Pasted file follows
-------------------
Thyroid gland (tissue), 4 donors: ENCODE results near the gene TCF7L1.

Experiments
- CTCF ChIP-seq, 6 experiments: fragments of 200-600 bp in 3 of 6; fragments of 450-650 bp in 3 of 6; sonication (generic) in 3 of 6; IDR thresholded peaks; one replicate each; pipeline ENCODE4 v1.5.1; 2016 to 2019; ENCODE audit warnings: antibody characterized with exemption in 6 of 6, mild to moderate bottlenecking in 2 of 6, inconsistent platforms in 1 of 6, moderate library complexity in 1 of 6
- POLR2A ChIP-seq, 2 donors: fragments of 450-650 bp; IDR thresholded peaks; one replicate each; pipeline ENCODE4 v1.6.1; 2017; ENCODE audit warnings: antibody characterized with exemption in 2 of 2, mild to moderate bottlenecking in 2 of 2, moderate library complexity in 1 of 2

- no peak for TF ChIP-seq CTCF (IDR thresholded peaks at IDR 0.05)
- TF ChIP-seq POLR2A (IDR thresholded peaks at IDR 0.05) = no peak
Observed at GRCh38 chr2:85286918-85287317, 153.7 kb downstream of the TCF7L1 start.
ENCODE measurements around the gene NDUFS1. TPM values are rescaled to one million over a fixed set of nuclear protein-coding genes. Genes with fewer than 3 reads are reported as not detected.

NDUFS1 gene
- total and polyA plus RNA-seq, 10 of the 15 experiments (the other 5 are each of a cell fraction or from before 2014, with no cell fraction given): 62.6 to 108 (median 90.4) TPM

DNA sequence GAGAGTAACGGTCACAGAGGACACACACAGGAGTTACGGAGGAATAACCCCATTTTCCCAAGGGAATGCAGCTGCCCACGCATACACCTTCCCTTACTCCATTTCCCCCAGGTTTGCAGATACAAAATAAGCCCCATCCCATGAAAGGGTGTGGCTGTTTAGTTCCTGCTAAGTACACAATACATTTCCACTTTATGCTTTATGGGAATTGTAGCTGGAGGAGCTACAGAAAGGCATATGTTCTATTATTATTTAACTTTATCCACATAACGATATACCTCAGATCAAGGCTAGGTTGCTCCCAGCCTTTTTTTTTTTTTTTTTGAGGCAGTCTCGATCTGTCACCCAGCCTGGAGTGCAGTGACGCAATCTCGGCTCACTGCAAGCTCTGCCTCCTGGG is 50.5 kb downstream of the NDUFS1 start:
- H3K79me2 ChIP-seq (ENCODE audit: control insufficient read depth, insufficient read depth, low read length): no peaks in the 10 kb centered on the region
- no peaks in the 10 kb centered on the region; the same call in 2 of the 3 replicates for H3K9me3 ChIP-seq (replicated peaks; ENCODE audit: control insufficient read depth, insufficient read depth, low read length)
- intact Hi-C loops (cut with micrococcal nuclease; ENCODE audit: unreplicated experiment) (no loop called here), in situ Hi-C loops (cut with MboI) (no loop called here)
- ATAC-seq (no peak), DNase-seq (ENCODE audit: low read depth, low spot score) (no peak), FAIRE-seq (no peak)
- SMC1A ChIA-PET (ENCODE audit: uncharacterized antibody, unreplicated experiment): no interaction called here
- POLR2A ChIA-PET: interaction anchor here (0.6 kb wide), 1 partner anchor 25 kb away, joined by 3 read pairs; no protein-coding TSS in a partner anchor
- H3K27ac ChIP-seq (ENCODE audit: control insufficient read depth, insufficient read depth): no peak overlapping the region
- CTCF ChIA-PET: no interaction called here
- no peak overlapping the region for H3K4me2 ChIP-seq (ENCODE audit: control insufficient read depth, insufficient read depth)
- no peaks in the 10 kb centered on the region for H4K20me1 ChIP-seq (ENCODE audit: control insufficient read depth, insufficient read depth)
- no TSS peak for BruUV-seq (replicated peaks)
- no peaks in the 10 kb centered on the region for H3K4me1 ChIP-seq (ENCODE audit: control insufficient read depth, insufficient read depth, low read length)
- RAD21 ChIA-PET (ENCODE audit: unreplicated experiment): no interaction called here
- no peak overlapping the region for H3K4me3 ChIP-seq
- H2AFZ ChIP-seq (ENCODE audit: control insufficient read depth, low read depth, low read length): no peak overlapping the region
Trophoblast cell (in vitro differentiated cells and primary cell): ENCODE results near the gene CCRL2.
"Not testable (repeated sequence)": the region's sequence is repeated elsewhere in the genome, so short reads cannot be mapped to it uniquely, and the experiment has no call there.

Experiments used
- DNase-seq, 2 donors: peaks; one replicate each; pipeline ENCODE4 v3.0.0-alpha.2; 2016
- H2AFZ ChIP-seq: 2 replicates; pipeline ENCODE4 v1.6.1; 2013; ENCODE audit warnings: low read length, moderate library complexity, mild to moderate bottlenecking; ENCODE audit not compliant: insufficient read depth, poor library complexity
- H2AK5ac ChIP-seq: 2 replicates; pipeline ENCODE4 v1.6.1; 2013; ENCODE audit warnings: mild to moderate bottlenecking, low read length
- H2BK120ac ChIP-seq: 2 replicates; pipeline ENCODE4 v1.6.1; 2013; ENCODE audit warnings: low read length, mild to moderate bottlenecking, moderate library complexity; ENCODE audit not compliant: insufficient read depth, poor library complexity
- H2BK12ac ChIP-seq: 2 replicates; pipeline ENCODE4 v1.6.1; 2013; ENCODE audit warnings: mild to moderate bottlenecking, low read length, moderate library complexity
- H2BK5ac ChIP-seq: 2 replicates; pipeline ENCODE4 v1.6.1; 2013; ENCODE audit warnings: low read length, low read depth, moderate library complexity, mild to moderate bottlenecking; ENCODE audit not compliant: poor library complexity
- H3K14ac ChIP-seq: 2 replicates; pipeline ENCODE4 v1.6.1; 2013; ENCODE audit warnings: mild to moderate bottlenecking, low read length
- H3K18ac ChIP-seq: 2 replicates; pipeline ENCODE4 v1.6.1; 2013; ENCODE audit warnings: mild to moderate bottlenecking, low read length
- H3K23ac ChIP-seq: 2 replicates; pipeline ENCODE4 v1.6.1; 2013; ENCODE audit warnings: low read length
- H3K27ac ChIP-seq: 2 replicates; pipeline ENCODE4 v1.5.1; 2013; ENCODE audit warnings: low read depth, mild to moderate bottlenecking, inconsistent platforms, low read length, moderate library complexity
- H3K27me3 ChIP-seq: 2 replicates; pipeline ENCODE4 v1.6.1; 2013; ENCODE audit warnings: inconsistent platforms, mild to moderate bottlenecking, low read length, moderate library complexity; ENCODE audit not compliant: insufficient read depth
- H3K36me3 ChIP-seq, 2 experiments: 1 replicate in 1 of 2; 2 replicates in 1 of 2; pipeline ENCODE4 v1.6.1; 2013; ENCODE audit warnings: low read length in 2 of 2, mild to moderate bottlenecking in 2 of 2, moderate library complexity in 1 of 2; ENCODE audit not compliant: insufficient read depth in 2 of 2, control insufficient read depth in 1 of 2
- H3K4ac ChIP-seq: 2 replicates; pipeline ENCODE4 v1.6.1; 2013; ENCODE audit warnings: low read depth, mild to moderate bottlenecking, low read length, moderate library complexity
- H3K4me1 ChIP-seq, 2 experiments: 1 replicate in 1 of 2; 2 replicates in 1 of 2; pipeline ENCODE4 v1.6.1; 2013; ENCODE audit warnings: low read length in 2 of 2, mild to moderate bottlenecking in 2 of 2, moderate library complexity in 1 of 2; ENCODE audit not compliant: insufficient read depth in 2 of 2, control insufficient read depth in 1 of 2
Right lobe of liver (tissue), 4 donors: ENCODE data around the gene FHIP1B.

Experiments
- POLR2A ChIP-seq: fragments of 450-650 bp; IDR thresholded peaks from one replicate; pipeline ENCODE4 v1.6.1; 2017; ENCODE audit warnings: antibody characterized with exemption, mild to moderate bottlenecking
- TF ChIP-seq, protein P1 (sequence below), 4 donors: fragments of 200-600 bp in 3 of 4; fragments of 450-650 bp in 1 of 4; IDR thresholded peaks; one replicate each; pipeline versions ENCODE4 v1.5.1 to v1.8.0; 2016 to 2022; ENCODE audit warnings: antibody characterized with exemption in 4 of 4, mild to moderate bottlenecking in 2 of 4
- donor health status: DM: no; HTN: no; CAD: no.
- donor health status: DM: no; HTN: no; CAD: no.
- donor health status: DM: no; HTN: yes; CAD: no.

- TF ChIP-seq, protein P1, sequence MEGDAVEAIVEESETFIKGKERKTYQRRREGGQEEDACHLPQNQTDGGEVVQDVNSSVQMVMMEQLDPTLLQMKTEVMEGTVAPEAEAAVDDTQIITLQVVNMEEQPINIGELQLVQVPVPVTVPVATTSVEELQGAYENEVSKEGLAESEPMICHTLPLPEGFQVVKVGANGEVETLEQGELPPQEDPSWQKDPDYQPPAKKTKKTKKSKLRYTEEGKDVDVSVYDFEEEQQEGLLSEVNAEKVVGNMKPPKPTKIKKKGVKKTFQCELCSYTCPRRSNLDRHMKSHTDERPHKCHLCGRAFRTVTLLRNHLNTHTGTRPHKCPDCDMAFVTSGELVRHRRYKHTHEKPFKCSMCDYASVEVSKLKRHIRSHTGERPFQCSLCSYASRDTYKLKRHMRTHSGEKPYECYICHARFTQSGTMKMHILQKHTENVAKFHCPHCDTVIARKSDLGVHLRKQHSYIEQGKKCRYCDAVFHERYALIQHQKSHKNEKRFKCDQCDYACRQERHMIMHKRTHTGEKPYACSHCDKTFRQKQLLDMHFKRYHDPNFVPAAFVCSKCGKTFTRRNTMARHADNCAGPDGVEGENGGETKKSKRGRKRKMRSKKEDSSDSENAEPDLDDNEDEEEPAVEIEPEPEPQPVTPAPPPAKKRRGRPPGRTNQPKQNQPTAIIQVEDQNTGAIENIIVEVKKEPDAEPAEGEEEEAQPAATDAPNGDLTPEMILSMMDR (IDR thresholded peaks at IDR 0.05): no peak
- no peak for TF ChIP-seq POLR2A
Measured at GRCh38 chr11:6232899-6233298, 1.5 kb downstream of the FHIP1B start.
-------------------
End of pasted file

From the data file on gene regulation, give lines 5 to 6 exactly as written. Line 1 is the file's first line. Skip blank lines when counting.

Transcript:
- no peak for TF ChIP-seq CTCF (IDR thresholded peaks at IDR 0.05)
- TF ChIP-seq POLR2A (IDR thresholded peaks at IDR 0.05) = no peak